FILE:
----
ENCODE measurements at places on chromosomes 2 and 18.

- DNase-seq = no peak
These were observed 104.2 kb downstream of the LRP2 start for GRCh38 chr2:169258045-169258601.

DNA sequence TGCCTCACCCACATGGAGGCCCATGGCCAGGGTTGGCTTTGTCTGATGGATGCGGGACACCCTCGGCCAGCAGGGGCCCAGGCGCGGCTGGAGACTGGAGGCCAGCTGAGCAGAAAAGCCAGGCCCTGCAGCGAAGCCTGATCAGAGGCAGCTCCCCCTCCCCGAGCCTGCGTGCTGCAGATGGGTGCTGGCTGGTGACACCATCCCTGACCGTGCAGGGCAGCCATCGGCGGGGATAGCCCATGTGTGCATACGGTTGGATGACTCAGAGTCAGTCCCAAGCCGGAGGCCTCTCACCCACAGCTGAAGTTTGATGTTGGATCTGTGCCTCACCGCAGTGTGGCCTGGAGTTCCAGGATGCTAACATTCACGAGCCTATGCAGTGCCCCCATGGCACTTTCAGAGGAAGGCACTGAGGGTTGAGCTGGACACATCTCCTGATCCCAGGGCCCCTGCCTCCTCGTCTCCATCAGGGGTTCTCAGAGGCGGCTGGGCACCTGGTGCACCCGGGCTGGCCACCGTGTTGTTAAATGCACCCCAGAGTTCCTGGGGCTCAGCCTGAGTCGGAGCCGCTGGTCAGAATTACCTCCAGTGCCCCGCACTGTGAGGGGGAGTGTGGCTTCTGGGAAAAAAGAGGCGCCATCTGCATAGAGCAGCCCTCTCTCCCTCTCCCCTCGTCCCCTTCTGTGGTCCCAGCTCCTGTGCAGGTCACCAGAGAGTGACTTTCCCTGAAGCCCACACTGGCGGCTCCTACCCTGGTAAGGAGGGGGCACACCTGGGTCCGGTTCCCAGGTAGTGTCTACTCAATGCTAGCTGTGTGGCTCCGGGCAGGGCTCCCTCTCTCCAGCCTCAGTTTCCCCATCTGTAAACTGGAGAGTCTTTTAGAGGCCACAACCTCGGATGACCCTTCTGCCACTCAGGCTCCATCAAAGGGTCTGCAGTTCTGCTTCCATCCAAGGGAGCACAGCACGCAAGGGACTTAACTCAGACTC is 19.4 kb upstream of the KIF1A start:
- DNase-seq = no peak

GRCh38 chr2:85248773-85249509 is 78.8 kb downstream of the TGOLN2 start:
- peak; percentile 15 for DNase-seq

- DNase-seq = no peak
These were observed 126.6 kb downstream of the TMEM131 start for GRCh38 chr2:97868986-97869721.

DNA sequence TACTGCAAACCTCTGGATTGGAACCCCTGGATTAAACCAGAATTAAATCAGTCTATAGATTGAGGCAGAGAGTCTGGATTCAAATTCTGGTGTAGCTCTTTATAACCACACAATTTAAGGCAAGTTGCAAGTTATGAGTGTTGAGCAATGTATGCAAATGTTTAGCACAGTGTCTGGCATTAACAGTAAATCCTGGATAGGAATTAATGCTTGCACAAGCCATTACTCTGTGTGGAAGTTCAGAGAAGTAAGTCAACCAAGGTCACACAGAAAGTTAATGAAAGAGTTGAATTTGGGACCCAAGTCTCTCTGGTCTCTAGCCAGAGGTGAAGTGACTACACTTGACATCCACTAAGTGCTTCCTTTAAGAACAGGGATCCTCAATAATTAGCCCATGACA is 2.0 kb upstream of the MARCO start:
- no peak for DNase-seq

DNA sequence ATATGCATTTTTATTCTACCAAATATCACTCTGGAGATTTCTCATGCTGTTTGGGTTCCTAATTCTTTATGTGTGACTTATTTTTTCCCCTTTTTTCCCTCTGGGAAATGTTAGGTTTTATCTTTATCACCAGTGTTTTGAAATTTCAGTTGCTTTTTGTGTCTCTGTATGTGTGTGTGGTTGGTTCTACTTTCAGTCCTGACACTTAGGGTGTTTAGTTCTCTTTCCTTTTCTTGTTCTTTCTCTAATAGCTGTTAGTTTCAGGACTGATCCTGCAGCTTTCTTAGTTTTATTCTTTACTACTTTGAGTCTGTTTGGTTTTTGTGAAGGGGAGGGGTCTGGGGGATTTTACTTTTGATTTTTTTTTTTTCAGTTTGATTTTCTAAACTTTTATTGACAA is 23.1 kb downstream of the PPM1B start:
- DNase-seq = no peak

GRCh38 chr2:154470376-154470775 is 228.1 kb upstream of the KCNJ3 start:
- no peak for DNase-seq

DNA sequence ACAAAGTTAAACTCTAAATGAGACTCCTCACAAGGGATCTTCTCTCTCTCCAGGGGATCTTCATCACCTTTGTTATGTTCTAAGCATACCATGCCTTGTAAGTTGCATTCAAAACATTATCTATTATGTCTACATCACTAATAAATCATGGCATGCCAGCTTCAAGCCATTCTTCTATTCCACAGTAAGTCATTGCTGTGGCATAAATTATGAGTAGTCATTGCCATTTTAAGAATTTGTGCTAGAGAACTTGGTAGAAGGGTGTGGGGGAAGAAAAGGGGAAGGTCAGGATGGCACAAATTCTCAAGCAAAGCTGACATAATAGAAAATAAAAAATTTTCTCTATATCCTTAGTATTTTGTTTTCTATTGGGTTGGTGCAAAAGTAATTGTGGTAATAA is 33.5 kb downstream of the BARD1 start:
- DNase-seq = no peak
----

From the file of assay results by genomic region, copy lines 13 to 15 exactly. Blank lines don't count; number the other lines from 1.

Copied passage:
- DNase-seq = no peak

GRCh38 chr2:154470376-154470775 is 228.1 kb upstream of the KCNJ3 start:
- no peak for DNase-seq